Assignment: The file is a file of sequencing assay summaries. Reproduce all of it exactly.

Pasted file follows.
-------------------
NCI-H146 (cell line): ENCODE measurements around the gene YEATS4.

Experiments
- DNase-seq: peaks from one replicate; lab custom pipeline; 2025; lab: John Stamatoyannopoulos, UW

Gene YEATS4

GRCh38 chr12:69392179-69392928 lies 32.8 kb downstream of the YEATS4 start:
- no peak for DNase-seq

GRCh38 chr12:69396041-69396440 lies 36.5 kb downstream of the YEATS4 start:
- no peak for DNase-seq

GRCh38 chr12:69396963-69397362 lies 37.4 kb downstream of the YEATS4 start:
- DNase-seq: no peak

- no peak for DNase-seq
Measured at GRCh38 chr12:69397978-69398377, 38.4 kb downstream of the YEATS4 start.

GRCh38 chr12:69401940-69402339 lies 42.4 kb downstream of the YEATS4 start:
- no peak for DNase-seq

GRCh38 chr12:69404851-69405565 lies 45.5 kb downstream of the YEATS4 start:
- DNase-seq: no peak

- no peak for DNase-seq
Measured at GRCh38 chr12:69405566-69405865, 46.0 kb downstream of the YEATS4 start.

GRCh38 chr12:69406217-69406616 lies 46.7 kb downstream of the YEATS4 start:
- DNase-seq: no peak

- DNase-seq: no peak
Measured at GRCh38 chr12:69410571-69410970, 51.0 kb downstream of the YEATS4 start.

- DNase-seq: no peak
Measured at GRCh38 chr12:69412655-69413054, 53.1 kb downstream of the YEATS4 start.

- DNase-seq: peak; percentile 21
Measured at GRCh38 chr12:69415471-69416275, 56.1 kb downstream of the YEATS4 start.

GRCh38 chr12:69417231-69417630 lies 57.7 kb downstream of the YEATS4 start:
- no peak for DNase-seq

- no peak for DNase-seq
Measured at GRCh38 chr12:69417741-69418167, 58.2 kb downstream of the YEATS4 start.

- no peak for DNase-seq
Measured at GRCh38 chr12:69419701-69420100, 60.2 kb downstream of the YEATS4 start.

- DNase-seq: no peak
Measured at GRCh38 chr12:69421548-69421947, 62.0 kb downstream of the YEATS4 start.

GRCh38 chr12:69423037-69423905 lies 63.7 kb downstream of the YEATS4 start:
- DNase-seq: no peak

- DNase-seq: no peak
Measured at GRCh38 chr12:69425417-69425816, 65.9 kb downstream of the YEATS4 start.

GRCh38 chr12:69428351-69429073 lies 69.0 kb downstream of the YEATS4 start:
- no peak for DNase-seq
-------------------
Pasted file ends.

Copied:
NCI-H146 (cell line): ENCODE measurements around the gene YEATS4.

Experiments
- DNase-seq: peaks from one replicate; lab custom pipeline; 2025; lab: John Stamatoyannopoulos, UW

Gene YEATS4

GRCh38 chr12:69392179-69392928 lies 32.8 kb downstream of the YEATS4 start:
- no peak for DNase-seq

GRCh38 chr12:69396041-69396440 lies 36.5 kb downstream of the YEATS4 start:
- no peak for DNase-seq

GRCh38 chr12:69396963-69397362 lies 37.4 kb downstream of the YEATS4 start:
- DNase-seq: no peak

- no peak for DNase-seq
Measured at GRCh38 chr12:69397978-69398377, 38.4 kb downstream of the YEATS4 start.

GRCh38 chr12:69401940-69402339 lies 42.4 kb downstream of the YEATS4 start:
- no peak for DNase-seq

GRCh38 chr12:69404851-69405565 lies 45.5 kb downstream of the YEATS4 start:
- DNase-seq: no peak

- no peak for DNase-seq
Measured at GRCh38 chr12:69405566-69405865, 46.0 kb downstream of the YEATS4 start.

GRCh38 chr12:69406217-69406616 lies 46.7 kb downstream of the YEATS4 start:
- DNase-seq: no peak

- DNase-seq: no peak
Measured at GRCh38 chr12:69410571-69410970, 51.0 kb downstream of the YEATS4 start.

- DNase-seq: no peak
Measured at GRCh38 chr12:69412655-69413054, 53.1 kb downstream of the YEATS4 start.

- DNase-seq: peak; percentile 21
Measured at GRCh38 chr12:69415471-69416275, 56.1 kb downstream of the YEATS4 start.

GRCh38 chr12:69417231-69417630 lies 57.7 kb downstream of the YEATS4 start:
- no peak for DNase-seq

- no peak for DNase-seq
Measured at GRCh38 chr12:69417741-69418167, 58.2 kb downstream of the YEATS4 start.

- no peak for DNase-seq
Measured at GRCh38 chr12:69419701-69420100, 60.2 kb downstream of the YEATS4 start.

- DNase-seq: no peak
Measured at GRCh38 chr12:69421548-69421947, 62.0 kb downstream of the YEATS4 start.

GRCh38 chr12:69423037-69423905 lies 63.7 kb downstream of the YEATS4 start:
- DNase-seq: no peak

- DNase-seq: no peak
Measured at GRCh38 chr12:69425417-69425816, 65.9 kb downstream of the YEATS4 start.

GRCh38 chr12:69428351-69429073 lies 69.0 kb downstream of the YEATS4 start:
- no peak for DNase-seq